Frances Muñoz, first Latina trial judge in California, dies at 92
The daughter of a Mexican-American farm worker, Frances Muñoz became the first Latina judge in the nation’s capital. She had been a prosecutor for the District of Columbia, which was home to her family, and later she entered private practice. She became a prominent civil rights attorney who was the first Latina to lead a major trial court and later was the first federal judge to preside over a criminal case involving a Latino defendant. In 1978, she became the first Latina to serve as chief judge of the Superior Court of the District of Columbia. Her impact on civil rights in D.C. was just as significant, and the fact that she became the first Latina to serve as chief judge was considered a milestone in the integration of the nation’s capital. In 1982, she moved to Los Angeles to become a trial judge, serving seven years there before returning to the D.C. Superior Court where she became chief judge in 1992. In 1995, she was appointed an independent trial court judge by President Bill Clinton. At first, she served as chief judge of the Los Angeles Superior Court, then she was elevated to the federal bench in 2002, where she remains as the second Latina to serve as a federal judge in the District of Columbia.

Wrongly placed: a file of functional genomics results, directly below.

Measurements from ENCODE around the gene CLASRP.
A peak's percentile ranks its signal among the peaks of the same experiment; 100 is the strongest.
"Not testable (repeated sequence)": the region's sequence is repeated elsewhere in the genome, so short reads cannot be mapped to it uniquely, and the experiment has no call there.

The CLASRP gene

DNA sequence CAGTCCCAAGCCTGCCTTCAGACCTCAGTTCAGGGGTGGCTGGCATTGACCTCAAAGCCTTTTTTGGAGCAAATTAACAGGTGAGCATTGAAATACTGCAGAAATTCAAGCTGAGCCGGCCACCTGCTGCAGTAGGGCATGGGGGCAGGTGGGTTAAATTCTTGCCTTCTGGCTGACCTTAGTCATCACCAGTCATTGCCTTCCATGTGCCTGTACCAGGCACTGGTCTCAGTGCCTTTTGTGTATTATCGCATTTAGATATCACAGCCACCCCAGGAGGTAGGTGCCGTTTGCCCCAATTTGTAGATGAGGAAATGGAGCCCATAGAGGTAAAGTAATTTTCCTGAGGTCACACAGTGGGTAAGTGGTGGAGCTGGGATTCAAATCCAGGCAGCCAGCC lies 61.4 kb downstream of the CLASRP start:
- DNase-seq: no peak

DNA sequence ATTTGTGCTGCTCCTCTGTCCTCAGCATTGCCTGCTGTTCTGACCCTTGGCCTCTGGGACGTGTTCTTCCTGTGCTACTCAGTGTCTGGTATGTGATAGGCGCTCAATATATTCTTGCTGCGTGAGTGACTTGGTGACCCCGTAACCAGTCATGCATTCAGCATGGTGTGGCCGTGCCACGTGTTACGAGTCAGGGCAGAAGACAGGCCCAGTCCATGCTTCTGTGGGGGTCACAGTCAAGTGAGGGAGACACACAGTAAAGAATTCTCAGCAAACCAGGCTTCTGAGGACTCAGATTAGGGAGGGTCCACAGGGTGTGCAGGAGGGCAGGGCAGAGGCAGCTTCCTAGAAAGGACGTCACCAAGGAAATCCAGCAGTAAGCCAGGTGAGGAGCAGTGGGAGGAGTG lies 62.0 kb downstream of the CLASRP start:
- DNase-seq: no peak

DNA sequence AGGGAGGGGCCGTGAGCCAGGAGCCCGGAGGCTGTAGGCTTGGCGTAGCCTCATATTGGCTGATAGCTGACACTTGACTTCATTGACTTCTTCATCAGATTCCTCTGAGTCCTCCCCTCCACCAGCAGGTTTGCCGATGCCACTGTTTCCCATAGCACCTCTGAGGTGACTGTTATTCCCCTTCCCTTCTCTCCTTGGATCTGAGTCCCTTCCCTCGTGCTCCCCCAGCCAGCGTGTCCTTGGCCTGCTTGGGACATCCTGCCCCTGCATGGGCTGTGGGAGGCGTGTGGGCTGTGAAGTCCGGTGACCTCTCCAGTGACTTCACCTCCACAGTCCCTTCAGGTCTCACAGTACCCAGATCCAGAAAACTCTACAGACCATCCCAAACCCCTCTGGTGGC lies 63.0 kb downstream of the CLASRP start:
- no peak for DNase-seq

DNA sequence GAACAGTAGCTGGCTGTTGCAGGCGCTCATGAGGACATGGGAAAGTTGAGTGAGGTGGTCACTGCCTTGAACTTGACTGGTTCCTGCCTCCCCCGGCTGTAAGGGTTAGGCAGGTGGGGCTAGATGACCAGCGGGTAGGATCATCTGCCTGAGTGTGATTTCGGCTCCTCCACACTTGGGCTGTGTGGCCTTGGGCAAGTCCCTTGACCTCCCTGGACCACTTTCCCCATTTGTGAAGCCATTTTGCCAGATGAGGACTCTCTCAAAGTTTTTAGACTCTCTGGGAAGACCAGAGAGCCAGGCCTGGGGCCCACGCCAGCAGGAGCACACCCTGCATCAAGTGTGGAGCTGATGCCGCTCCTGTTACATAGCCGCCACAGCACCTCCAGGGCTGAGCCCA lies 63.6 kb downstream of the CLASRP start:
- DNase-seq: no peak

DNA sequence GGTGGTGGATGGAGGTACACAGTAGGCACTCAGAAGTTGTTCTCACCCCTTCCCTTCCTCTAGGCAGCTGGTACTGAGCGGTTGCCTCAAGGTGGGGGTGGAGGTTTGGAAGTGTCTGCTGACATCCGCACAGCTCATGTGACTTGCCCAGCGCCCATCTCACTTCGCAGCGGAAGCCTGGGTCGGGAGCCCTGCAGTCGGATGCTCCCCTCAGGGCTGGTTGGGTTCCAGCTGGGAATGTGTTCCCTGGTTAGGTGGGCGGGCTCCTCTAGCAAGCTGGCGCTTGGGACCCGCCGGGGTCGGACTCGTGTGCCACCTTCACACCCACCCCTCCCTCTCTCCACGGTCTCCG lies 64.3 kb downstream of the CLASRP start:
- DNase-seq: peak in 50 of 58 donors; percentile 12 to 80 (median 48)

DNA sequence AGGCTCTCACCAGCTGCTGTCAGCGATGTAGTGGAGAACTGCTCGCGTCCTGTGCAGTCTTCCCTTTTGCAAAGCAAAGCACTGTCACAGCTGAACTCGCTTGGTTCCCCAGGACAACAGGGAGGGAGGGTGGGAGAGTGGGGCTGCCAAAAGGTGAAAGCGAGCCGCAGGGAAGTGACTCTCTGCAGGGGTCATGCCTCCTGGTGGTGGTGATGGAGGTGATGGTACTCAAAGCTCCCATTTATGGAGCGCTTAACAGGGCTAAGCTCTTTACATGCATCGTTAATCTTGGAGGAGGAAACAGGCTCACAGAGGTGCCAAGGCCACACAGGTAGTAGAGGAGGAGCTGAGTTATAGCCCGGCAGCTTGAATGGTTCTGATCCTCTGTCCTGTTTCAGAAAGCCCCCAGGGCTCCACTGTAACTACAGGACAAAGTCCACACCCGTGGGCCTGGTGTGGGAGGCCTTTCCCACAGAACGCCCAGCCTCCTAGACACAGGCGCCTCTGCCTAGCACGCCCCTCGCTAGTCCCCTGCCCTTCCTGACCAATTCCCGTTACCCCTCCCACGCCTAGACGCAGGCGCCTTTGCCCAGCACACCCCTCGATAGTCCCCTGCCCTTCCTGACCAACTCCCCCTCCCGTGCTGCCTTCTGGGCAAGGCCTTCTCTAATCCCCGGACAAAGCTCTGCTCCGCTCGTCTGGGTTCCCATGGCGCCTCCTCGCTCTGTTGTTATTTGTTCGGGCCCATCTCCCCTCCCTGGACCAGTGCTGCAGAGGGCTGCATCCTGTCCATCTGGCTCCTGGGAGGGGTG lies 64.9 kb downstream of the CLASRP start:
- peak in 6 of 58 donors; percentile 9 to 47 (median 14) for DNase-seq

Muñoz’s first trial in Los Angeles was in 1965, after a woman’s death in custody. She spent three years on trial, as did the chief judge of the Superior Court of California, who had prosecuted her in-court.
“Her father died at age 40 because he had been a farm worker,” Muñoz said, “and she was at home for the rest of her life.”
In 1982, Muñoz was appointed an independent trial judge by President Bill Clinton (Clinton was elected in 1992.)
“She was a hard worker and a good public servant,” said Clinton supporter Bob Stein, who worked with her as the chief of his office’s trial team. “One of her great contributions to this city was the appointment of first Latina judge.”
In 1994, Muñoz testified for five days in the case of the state of California v. Thomas Gaffey